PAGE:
we started out by swapping stories about our experiences of homophobia and other gender crap. as we talked, i recorded some of the words they used on little bits of paper: hate, fear, ignorance, hope, protection, rights, courage.
by the time our conversation started drawing to a close an hour later, we had dozens of words on little slips of paper. i spread them out on a big double-table so they were all visible, and the youth arranged and rearranged them on the table (magnetic poetry style) until they found word combos that inspired them or until the words formed statements they agreed with. some of them made it onto the banner.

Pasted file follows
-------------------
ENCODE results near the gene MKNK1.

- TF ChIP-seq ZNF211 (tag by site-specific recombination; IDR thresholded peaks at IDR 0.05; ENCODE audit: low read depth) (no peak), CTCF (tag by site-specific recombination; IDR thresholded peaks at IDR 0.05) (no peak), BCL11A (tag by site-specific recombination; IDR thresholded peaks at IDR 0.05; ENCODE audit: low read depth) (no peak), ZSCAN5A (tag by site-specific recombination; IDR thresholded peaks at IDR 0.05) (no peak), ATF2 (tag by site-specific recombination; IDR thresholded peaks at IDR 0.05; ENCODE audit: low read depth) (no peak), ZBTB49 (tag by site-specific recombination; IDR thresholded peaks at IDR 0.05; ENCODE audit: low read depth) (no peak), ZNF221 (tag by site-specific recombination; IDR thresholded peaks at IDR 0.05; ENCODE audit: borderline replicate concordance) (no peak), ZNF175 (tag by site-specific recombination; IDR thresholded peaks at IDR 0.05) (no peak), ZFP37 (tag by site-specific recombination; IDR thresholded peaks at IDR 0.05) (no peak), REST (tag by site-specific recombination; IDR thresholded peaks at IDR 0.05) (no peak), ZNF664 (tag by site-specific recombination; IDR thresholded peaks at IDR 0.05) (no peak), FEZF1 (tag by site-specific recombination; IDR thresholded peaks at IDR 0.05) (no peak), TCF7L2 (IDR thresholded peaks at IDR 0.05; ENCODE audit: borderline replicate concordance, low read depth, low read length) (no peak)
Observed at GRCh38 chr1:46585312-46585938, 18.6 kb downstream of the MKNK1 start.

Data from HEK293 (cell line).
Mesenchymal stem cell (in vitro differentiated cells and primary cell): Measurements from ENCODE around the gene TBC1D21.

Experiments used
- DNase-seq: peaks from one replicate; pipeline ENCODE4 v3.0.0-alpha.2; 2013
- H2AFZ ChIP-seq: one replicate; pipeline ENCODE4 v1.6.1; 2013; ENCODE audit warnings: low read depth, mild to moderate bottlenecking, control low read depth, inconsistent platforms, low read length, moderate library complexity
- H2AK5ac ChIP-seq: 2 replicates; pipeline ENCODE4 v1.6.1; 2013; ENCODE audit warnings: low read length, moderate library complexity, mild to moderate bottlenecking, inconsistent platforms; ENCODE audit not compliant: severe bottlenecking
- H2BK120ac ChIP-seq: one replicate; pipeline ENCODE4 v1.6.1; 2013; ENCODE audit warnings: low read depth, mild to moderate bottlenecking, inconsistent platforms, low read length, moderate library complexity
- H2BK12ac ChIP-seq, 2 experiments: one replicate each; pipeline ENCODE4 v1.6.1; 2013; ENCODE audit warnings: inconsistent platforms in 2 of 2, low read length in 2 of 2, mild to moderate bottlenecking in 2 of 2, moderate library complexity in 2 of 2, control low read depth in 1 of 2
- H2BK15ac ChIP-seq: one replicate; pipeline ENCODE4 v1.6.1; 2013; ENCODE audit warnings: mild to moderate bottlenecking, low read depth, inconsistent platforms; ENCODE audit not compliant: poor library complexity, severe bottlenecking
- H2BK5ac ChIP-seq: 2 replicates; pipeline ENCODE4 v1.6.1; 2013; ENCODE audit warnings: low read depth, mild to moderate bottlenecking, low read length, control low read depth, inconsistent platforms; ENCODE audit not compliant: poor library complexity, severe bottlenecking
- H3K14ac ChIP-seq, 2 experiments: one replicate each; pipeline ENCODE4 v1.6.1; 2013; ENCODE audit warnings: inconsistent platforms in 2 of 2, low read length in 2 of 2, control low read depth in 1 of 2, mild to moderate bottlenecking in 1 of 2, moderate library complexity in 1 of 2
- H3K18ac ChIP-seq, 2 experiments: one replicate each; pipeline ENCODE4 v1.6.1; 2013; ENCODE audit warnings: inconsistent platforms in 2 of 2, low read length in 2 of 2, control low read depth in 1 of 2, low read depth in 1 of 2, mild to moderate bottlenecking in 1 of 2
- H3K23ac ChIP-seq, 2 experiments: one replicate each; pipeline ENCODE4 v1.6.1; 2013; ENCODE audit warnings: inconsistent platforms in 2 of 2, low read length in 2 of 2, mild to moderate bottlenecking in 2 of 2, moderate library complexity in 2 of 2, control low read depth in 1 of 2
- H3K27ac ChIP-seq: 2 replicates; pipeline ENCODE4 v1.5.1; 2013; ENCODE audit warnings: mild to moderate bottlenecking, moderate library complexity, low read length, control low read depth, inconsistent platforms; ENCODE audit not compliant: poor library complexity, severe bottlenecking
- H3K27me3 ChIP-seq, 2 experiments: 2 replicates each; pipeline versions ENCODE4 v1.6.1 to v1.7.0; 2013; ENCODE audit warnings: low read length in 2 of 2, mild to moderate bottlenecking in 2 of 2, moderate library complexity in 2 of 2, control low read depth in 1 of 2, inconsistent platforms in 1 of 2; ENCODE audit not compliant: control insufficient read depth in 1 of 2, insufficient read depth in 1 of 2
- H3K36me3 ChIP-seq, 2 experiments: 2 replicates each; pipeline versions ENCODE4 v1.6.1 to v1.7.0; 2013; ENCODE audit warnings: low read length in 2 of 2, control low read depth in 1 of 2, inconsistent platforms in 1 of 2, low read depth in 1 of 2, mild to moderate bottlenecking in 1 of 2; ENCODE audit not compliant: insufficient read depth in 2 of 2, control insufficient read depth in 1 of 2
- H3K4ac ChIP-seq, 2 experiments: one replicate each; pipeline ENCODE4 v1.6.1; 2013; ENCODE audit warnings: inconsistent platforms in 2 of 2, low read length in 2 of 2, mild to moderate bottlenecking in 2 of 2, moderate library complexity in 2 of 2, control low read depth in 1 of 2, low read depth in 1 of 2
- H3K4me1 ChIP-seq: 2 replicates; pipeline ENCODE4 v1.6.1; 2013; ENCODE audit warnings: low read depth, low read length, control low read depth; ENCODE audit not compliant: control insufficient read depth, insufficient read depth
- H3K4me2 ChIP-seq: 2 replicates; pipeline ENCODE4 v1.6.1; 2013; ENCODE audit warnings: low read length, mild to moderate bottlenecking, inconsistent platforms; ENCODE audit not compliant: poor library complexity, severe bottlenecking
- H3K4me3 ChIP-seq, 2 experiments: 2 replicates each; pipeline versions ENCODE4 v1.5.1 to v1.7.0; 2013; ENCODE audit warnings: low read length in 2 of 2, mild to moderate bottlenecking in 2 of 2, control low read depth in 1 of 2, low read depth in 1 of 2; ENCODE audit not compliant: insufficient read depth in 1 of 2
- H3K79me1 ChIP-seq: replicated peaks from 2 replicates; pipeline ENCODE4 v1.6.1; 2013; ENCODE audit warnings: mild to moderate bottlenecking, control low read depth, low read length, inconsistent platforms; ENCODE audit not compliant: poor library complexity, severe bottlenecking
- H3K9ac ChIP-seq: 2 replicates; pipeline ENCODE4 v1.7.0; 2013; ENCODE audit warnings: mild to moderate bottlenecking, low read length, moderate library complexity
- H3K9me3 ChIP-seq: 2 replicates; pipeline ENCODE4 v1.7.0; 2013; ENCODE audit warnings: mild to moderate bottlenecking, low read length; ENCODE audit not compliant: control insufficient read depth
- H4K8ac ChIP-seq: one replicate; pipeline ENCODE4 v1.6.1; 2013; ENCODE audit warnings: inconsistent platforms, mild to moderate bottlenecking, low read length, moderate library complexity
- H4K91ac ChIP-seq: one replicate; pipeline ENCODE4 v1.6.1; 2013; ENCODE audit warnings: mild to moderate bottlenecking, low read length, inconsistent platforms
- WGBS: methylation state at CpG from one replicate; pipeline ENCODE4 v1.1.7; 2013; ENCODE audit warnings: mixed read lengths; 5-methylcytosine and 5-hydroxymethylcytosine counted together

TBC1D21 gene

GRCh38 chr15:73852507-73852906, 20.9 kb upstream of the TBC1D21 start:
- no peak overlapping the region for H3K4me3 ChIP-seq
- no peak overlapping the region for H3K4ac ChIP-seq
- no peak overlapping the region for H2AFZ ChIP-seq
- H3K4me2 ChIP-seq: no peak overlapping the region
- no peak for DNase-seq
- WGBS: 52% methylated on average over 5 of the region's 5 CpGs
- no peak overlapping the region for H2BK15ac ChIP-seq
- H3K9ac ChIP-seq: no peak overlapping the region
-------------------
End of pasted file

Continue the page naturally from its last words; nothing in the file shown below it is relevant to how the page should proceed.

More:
it was really cool to watch them interact with the words and get excited about finding ways to talk about hate and love. it reminded me how essential it is to have words to use that accurately reflect experience. i loved seeing how making those connection between words and experience freed up brain space that had, before, been occupied by silence or question marks. such a beautiful thing.
i don't plan on becoming a parent, but i love being a mentor. at a certain point, it becomes a moral necessity to go back for the kids who are living the kinds of things you lived and offer them a leg up.
feels good and right to be there for them. to help mend the harm they face and encourage them and listen.